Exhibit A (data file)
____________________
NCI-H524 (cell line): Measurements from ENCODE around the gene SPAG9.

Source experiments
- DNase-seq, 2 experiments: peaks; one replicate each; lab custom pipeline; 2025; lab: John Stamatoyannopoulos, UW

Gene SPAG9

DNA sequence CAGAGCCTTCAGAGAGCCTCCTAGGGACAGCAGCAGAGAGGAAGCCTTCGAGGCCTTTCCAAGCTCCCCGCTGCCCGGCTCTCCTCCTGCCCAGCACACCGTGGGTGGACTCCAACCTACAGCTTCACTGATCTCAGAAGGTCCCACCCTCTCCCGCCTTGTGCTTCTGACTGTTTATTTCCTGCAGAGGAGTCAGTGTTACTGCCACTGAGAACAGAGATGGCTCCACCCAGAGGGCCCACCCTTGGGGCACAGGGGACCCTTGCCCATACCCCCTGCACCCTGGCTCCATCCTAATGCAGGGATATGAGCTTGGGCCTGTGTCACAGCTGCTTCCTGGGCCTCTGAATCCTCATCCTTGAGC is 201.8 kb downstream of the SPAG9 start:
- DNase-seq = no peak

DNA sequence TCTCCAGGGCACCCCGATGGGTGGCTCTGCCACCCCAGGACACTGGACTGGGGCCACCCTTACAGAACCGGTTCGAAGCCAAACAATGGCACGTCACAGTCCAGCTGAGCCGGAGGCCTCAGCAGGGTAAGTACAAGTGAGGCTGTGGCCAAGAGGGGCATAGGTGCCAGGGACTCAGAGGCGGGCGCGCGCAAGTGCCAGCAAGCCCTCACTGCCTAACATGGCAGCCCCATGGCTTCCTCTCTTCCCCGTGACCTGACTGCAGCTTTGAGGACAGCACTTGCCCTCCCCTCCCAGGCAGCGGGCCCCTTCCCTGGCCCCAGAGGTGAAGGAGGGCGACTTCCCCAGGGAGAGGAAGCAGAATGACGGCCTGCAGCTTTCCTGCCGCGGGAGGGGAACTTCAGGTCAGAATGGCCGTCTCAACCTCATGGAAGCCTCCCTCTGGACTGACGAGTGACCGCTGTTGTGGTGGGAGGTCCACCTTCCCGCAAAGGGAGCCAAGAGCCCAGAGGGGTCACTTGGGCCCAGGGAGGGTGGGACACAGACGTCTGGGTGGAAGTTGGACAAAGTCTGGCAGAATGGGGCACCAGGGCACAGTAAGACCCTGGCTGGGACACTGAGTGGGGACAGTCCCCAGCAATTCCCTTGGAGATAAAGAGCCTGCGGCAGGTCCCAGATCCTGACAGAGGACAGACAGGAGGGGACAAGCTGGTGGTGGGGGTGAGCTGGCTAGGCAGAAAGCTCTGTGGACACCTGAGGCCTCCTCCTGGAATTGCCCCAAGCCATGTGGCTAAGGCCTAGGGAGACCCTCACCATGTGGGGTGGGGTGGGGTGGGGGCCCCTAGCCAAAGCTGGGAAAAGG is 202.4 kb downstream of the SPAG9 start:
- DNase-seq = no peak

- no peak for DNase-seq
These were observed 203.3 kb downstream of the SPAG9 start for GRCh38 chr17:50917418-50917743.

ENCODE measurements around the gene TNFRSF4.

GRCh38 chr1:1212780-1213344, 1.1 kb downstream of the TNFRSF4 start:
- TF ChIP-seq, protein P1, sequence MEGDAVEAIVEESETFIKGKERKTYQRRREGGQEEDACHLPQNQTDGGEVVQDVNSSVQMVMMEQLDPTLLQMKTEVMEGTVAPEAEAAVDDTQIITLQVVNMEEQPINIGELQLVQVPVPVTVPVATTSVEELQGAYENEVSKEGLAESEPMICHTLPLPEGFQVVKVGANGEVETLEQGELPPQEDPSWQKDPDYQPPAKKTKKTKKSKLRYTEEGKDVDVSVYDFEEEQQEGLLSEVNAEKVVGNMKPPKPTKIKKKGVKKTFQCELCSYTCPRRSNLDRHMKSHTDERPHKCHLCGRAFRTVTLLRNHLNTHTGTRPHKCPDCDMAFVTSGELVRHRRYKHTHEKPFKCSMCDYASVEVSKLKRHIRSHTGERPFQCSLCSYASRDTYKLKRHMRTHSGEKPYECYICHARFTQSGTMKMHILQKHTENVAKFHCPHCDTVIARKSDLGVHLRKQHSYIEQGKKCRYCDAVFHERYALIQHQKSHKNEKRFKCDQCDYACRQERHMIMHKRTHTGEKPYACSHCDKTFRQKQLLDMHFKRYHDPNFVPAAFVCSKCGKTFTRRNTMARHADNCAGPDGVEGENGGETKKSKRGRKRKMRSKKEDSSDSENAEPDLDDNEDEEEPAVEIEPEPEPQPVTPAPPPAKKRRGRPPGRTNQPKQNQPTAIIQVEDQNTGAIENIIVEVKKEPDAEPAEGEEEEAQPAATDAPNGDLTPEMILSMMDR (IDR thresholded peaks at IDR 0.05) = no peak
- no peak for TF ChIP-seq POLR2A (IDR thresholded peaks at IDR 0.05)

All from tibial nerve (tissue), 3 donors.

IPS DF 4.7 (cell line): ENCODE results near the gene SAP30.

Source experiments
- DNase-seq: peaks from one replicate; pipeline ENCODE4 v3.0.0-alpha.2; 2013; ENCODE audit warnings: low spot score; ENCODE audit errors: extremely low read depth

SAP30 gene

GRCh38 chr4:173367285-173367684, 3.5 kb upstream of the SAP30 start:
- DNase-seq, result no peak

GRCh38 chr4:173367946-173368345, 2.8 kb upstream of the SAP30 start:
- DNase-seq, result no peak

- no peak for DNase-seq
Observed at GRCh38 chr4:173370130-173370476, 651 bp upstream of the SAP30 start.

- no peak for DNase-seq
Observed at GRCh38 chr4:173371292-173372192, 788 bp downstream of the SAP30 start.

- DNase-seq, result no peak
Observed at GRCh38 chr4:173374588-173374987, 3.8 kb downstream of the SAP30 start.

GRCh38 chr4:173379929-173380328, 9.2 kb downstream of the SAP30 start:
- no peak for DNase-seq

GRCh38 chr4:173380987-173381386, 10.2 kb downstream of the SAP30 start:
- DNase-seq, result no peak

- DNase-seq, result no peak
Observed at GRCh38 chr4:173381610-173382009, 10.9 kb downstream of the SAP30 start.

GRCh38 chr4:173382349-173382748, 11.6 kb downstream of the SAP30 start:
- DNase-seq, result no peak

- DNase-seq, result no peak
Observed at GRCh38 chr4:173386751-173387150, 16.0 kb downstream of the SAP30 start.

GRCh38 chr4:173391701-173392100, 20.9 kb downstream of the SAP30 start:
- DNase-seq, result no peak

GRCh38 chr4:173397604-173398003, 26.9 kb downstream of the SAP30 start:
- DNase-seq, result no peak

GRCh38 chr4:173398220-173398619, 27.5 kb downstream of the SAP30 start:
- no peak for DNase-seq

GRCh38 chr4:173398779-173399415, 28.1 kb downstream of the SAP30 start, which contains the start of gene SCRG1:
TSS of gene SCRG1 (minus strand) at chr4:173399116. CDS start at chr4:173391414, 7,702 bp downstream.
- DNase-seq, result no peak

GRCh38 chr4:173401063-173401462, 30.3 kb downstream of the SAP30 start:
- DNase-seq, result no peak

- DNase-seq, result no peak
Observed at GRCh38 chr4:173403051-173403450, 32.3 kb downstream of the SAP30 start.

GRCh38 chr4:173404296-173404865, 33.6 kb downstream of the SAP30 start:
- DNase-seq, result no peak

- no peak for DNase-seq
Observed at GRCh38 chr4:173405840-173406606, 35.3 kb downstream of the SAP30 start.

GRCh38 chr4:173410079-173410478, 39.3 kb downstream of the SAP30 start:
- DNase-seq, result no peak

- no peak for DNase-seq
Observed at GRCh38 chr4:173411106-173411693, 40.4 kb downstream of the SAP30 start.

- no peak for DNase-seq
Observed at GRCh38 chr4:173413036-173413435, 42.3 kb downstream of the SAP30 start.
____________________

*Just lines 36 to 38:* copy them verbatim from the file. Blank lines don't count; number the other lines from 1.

GRCh38 chr4:173382349-173382748, 11.6 kb downstream of the SAP30 start:
- DNase-seq, result no peak

- DNase-seq, result no peak